Celebrating Abraham Lincoln: One City at a Time

The National Parks Service commemorates the 150th anniversary of the president’s assassination with a program that follows the journey of the president’s funeral train.

Fritz Klein re-enacts Abraham Lincoln at a performance commemorating his 150th death anniversary.

Fritz Klein re-enacts Abraham Lincoln at a performance commemorating his 150th death anniversary.

Fritz Klein had had the same job for over 35 years. He worked as a landscaper in Hawaii and did theatre on the side until one day in 1976 when he met a man who changed his life forever. A director, who saw him during one of his performances, saw another man instead of Klein, noticing a resemblance Klein had never seen. He saw Abraham Lincoln.

Since that moment, Klein has travelled all across the country re-enacting Abraham Lincoln’s life— his presidency, the signing of the Emancipation Proclamation, and his assassination.

To mark the 150th anniversary of Lincoln’s assassination, the National Parks Service has put up an event that follows the journey of the president’s funeral train across the country. And Fritz Klein is once again at center stage. Spanning over a month and 15 cities, Klein has performed at historical sites in D.C., New York City, Philadelphia, and will end his tour in Lincoln’s hometown of Springfield, Illinois, where Lincoln is buried.

“Our intention was to have a program in the cities that had the Lincoln funeral,” said Timothy Good, the management assistant in the National Park Service.

In New York on Friday morning, Klein did not break out of character for a moment during his performance. He talked about the abolition of slavery, the Congress and the amendment to the U.S. constitution.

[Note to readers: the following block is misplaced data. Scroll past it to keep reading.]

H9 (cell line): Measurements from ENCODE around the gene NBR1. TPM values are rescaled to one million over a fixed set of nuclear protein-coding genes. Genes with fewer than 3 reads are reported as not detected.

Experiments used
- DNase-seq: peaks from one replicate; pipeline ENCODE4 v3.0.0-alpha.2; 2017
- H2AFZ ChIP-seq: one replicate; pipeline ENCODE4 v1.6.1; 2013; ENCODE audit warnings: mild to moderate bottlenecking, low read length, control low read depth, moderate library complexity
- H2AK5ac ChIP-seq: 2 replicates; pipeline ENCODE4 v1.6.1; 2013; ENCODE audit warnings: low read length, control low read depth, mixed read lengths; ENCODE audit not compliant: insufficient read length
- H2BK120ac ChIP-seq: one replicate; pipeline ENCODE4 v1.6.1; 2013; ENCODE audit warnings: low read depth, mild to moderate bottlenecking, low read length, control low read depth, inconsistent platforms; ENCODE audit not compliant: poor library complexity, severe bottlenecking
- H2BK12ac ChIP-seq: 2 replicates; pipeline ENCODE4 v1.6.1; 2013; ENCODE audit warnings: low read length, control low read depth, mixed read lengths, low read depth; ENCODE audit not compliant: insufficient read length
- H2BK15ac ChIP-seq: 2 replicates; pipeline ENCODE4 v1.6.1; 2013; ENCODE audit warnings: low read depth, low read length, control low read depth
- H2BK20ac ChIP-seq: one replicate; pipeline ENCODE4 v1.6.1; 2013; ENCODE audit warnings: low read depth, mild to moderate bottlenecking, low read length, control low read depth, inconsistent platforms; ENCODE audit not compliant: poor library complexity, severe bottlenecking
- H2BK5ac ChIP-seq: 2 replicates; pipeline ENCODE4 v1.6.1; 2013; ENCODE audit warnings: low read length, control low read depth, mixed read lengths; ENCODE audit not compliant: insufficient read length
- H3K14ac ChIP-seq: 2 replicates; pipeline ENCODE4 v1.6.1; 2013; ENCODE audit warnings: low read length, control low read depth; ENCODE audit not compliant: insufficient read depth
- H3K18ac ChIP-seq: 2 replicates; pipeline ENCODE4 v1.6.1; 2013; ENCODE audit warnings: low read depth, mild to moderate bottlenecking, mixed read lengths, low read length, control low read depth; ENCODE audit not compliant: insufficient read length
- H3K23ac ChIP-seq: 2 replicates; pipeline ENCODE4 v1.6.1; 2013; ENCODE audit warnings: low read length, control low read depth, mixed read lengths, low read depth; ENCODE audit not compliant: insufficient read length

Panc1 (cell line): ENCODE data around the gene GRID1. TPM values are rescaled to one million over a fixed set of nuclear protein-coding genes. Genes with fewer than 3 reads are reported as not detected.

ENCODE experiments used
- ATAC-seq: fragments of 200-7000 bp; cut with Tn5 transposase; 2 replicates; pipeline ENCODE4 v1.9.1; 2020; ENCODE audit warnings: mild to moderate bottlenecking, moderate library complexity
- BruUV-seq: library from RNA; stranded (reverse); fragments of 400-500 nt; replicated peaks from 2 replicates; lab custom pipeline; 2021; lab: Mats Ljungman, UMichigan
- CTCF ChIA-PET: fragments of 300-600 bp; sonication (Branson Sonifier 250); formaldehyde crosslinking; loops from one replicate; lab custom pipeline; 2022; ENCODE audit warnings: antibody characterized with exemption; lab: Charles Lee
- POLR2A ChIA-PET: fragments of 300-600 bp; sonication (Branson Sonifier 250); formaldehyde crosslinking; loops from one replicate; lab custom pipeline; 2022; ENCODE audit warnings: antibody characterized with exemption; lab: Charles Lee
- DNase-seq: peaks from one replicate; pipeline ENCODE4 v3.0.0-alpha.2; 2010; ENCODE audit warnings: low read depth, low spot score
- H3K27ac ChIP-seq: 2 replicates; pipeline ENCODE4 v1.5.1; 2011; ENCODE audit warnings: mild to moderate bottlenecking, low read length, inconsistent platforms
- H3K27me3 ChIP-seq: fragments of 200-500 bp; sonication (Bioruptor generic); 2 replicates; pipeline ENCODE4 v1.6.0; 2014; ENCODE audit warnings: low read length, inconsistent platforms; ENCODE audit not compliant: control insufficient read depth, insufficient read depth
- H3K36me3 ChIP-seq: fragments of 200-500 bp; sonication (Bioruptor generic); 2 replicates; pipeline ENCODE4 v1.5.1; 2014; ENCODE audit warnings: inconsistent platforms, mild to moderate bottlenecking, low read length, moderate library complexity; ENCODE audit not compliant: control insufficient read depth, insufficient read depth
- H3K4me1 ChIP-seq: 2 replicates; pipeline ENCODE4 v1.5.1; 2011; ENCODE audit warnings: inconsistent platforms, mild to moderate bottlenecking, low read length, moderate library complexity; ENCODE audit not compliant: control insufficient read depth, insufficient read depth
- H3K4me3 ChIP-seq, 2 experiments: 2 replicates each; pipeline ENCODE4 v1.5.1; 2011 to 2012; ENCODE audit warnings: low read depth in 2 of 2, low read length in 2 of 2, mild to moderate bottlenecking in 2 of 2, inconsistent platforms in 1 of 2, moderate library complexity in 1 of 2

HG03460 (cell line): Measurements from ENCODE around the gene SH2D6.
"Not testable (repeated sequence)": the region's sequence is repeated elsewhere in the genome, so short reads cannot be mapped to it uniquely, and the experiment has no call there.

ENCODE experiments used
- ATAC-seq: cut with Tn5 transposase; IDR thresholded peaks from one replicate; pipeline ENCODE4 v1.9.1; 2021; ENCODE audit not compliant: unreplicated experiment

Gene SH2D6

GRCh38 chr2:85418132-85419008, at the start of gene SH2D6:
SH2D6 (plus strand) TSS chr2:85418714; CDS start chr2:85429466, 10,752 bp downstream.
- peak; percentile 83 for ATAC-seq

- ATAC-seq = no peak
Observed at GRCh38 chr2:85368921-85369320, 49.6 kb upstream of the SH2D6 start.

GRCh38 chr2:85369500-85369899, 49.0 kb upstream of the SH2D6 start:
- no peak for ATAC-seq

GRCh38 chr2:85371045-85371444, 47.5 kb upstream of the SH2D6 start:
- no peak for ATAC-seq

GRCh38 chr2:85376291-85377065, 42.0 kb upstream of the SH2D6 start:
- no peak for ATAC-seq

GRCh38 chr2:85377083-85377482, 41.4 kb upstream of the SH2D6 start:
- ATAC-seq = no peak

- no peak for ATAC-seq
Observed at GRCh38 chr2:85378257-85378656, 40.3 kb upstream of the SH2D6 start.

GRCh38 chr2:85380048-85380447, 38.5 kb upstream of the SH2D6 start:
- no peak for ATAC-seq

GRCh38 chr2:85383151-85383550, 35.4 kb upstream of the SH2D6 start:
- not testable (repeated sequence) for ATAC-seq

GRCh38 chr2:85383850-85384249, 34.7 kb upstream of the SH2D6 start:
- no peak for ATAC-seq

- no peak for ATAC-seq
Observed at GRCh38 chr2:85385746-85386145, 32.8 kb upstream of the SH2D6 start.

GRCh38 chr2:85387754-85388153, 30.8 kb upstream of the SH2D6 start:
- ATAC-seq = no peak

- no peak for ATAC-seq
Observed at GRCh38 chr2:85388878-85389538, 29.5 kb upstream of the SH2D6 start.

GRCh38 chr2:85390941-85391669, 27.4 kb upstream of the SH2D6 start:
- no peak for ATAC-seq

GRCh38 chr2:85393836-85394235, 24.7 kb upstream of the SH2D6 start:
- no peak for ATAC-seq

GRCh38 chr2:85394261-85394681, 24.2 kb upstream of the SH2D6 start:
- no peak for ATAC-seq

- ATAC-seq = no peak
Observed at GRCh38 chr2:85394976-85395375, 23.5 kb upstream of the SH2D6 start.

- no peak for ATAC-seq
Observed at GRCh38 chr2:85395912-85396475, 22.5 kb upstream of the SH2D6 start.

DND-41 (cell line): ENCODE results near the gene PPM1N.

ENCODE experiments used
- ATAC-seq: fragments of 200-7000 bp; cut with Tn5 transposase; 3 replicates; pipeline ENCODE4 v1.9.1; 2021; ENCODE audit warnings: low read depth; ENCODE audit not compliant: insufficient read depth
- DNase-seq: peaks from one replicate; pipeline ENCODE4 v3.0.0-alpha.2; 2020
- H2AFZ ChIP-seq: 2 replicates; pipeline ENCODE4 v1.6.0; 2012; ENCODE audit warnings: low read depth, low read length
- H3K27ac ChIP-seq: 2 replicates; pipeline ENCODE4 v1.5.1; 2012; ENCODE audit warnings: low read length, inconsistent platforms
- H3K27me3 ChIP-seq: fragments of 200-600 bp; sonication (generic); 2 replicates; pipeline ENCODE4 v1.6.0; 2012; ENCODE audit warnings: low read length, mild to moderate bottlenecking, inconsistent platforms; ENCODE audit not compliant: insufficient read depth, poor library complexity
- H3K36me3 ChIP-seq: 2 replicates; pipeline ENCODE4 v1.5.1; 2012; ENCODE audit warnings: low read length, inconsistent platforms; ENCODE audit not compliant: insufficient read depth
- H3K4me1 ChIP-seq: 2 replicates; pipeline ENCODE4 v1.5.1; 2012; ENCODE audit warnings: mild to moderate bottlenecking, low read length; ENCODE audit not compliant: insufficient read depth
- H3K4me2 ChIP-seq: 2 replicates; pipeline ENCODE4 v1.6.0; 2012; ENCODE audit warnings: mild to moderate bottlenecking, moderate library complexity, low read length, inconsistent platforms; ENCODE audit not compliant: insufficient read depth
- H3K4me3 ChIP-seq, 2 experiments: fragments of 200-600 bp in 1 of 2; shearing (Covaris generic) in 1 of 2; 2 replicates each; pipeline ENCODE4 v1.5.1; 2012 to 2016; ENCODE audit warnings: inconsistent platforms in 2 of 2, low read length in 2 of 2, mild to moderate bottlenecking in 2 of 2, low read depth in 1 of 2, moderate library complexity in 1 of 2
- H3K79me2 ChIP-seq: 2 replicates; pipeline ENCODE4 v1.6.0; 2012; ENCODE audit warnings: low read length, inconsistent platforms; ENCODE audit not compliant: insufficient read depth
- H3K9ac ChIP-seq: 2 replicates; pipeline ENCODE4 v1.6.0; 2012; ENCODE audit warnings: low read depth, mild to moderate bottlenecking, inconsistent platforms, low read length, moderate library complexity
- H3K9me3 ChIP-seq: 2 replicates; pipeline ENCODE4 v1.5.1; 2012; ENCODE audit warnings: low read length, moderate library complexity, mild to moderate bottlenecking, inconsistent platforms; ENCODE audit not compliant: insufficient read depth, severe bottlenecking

“I don’t find it difficult to differentiate between myself and the role I play for a living,” he said. However, during family photographs a common complaint goes around. “What is wrong with you? Why are you not smiling?” he added with a laugh. Permanently settled in Springfield, Klein has a stream of performances lined up to keep him busy.

Choosing Klein to play Lincoln during the anniversary program was not a hard decision. “I would describe Fritz as intense. He has studied books on Lincoln and is very well versed in the subject,” said Timothy Good, the management assistant in the National Park Service.

Dressed in black coattails with Lincoln’s signature stovepipe hat and spectacles, Klein consults his pocket watch and announces that the end is near and he is ready to take some questions. He replies with confidence and clarity—and his
familiarity withLincoln’s thoughts soon becomes apparent. As he poses to take photographs, Klein quotes Lincoln and talks about Lincoln’s wife, their marriage and the heartbreak she suffered after Lincoln died. “Did Mrs. Lincoln accompany him on the entire funeral train?” an audience member asked Klein. No, she stayed at the White House through it all. After all the suffering she had been through, his death snapped something for her, Klein explained.

“Fritz knows his [Abraham Lincoln’s] words very well. He separates his thoughts while he answers to these questions,” said Good.

Lincoln’s popularity was apparent as over 30 people sat loyally to watch the re-enactment at the Federal Hall National Memorial on a Friday afternoon and rushed to have their photographs taken at the end and ask Klein more questions. One of the people in the audience had seen Klein’s performance in D.C. and had followed him to New York for a repeat.

Good has orchestrated the logistics of the entire program to match the exact journey of the funeral train through location, geography and even, the time of the day the train passed through the city. The program is scheduled to end in Springfield at the beginning of May. Next stop: Albany, N.Y., for a new and enthralling performance.

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